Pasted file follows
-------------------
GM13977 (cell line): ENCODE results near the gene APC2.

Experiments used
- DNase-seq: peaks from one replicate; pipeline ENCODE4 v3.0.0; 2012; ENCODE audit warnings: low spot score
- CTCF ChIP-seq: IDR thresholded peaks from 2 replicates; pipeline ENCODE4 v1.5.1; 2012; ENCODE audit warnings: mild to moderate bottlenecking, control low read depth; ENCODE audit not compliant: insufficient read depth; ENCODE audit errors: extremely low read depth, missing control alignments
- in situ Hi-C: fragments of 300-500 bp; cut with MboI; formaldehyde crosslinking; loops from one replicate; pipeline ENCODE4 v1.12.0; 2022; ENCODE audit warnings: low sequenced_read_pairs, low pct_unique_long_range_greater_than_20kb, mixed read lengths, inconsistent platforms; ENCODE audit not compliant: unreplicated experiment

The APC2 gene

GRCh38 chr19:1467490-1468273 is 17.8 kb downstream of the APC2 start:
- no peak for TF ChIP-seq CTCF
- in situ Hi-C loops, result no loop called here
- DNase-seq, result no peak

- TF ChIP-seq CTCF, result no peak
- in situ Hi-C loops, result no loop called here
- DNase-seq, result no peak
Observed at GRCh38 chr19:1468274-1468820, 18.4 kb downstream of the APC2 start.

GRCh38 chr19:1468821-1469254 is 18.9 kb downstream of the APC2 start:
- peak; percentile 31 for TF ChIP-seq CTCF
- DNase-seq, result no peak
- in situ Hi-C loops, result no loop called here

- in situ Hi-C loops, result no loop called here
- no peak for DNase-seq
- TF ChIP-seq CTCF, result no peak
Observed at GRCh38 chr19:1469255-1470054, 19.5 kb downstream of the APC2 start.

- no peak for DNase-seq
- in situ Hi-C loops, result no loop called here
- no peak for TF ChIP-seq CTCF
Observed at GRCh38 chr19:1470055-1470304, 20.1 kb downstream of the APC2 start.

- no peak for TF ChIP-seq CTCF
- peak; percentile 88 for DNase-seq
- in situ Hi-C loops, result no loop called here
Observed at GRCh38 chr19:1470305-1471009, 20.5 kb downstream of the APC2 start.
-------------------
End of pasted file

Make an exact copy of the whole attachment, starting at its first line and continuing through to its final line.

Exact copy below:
GM13977 (cell line): ENCODE results near the gene APC2.

Experiments used
- DNase-seq: peaks from one replicate; pipeline ENCODE4 v3.0.0; 2012; ENCODE audit warnings: low spot score
- CTCF ChIP-seq: IDR thresholded peaks from 2 replicates; pipeline ENCODE4 v1.5.1; 2012; ENCODE audit warnings: mild to moderate bottlenecking, control low read depth; ENCODE audit not compliant: insufficient read depth; ENCODE audit errors: extremely low read depth, missing control alignments
- in situ Hi-C: fragments of 300-500 bp; cut with MboI; formaldehyde crosslinking; loops from one replicate; pipeline ENCODE4 v1.12.0; 2022; ENCODE audit warnings: low sequenced_read_pairs, low pct_unique_long_range_greater_than_20kb, mixed read lengths, inconsistent platforms; ENCODE audit not compliant: unreplicated experiment

The APC2 gene

GRCh38 chr19:1467490-1468273 is 17.8 kb downstream of the APC2 start:
- no peak for TF ChIP-seq CTCF
- in situ Hi-C loops, result no loop called here
- DNase-seq, result no peak

- TF ChIP-seq CTCF, result no peak
- in situ Hi-C loops, result no loop called here
- DNase-seq, result no peak
Observed at GRCh38 chr19:1468274-1468820, 18.4 kb downstream of the APC2 start.

GRCh38 chr19:1468821-1469254 is 18.9 kb downstream of the APC2 start:
- peak; percentile 31 for TF ChIP-seq CTCF
- DNase-seq, result no peak
- in situ Hi-C loops, result no loop called here

- in situ Hi-C loops, result no loop called here
- no peak for DNase-seq
- TF ChIP-seq CTCF, result no peak
Observed at GRCh38 chr19:1469255-1470054, 19.5 kb downstream of the APC2 start.

- no peak for DNase-seq
- in situ Hi-C loops, result no loop called here
- no peak for TF ChIP-seq CTCF
Observed at GRCh38 chr19:1470055-1470304, 20.1 kb downstream of the APC2 start.

- no peak for TF ChIP-seq CTCF
- peak; percentile 88 for DNase-seq
- in situ Hi-C loops, result no loop called here
Observed at GRCh38 chr19:1470305-1471009, 20.5 kb downstream of the APC2 start.